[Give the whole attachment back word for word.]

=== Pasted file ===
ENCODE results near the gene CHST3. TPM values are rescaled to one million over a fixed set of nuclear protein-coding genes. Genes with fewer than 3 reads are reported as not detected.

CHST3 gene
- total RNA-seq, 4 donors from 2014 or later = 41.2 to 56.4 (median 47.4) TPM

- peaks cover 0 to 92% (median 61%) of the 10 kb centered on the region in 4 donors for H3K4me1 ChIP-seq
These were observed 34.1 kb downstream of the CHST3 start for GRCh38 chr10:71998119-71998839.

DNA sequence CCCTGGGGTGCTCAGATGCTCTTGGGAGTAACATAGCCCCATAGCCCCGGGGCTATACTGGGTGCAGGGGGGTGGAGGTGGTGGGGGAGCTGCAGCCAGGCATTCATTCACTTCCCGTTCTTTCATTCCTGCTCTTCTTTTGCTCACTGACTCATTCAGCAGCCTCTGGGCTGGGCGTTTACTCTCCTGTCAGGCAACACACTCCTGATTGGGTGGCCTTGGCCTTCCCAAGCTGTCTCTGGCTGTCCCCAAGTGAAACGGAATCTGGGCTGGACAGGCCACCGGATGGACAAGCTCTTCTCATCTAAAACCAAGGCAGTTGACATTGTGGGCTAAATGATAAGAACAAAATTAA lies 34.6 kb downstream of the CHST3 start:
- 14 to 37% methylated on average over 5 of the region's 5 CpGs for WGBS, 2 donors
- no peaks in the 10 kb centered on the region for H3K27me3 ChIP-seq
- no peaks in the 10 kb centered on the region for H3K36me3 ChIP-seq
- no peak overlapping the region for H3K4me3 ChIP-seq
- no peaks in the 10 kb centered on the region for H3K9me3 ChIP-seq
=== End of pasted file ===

ENCODE results near the gene CHST3. TPM values are rescaled to one million over a fixed set of nuclear protein-coding genes. Genes with fewer than 3 reads are reported as not detected.

CHST3 gene
- total RNA-seq, 4 donors from 2014 or later = 41.2 to 56.4 (median 47.4) TPM

- peaks cover 0 to 92% (median 61%) of the 10 kb centered on the region in 4 donors for H3K4me1 ChIP-seq
These were observed 34.1 kb downstream of the CHST3 start for GRCh38 chr10:71998119-71998839.

DNA sequence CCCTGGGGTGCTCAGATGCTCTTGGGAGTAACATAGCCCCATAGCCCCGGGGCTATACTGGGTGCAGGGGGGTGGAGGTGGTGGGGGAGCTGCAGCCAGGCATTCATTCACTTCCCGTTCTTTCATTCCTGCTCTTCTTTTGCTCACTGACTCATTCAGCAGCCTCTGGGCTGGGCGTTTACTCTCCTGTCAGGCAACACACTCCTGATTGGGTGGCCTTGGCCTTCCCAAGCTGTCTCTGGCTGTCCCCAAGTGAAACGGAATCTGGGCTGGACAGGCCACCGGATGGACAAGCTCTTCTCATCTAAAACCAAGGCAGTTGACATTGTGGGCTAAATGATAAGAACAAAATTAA lies 34.6 kb downstream of the CHST3 start:
- 14 to 37% methylated on average over 5 of the region's 5 CpGs for WGBS, 2 donors
- no peaks in the 10 kb centered on the region for H3K27me3 ChIP-seq
- no peaks in the 10 kb centered on the region for H3K36me3 ChIP-seq
- no peak overlapping the region for H3K4me3 ChIP-seq
- no peaks in the 10 kb centered on the region for H3K9me3 ChIP-seq